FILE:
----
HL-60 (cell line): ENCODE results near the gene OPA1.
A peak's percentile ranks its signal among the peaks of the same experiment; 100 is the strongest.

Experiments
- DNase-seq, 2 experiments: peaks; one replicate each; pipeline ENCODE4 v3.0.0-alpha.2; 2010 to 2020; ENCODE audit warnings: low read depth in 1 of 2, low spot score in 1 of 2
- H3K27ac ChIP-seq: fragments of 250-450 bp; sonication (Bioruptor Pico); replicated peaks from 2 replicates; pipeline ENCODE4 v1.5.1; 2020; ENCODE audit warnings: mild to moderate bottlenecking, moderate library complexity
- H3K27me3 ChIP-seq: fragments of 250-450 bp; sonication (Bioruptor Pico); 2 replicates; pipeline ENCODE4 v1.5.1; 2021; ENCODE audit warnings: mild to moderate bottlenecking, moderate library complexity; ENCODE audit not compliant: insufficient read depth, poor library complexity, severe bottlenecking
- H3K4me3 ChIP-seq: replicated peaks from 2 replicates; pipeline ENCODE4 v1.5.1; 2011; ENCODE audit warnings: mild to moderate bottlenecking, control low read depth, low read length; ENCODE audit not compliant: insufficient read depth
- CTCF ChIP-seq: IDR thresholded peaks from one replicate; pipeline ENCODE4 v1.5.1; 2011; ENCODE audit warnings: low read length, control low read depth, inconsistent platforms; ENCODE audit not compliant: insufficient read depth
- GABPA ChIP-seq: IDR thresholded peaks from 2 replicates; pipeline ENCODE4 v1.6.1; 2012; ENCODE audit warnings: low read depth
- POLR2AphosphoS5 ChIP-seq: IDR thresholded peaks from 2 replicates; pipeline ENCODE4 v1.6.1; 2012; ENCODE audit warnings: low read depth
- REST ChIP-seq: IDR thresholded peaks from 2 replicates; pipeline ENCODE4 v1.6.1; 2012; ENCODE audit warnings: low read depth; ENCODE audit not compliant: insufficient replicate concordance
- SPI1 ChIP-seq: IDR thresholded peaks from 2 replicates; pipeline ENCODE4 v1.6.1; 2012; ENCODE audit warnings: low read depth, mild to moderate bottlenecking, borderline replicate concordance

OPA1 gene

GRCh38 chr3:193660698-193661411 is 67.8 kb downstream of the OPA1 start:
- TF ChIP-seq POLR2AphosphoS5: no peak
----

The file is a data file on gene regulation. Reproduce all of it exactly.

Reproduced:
HL-60 (cell line): ENCODE results near the gene OPA1.
A peak's percentile ranks its signal among the peaks of the same experiment; 100 is the strongest.

Experiments
- DNase-seq, 2 experiments: peaks; one replicate each; pipeline ENCODE4 v3.0.0-alpha.2; 2010 to 2020; ENCODE audit warnings: low read depth in 1 of 2, low spot score in 1 of 2
- H3K27ac ChIP-seq: fragments of 250-450 bp; sonication (Bioruptor Pico); replicated peaks from 2 replicates; pipeline ENCODE4 v1.5.1; 2020; ENCODE audit warnings: mild to moderate bottlenecking, moderate library complexity
- H3K27me3 ChIP-seq: fragments of 250-450 bp; sonication (Bioruptor Pico); 2 replicates; pipeline ENCODE4 v1.5.1; 2021; ENCODE audit warnings: mild to moderate bottlenecking, moderate library complexity; ENCODE audit not compliant: insufficient read depth, poor library complexity, severe bottlenecking
- H3K4me3 ChIP-seq: replicated peaks from 2 replicates; pipeline ENCODE4 v1.5.1; 2011; ENCODE audit warnings: mild to moderate bottlenecking, control low read depth, low read length; ENCODE audit not compliant: insufficient read depth
- CTCF ChIP-seq: IDR thresholded peaks from one replicate; pipeline ENCODE4 v1.5.1; 2011; ENCODE audit warnings: low read length, control low read depth, inconsistent platforms; ENCODE audit not compliant: insufficient read depth
- GABPA ChIP-seq: IDR thresholded peaks from 2 replicates; pipeline ENCODE4 v1.6.1; 2012; ENCODE audit warnings: low read depth
- POLR2AphosphoS5 ChIP-seq: IDR thresholded peaks from 2 replicates; pipeline ENCODE4 v1.6.1; 2012; ENCODE audit warnings: low read depth
- REST ChIP-seq: IDR thresholded peaks from 2 replicates; pipeline ENCODE4 v1.6.1; 2012; ENCODE audit warnings: low read depth; ENCODE audit not compliant: insufficient replicate concordance
- SPI1 ChIP-seq: IDR thresholded peaks from 2 replicates; pipeline ENCODE4 v1.6.1; 2012; ENCODE audit warnings: low read depth, mild to moderate bottlenecking, borderline replicate concordance

OPA1 gene

GRCh38 chr3:193660698-193661411 is 67.8 kb downstream of the OPA1 start:
- TF ChIP-seq POLR2AphosphoS5: no peak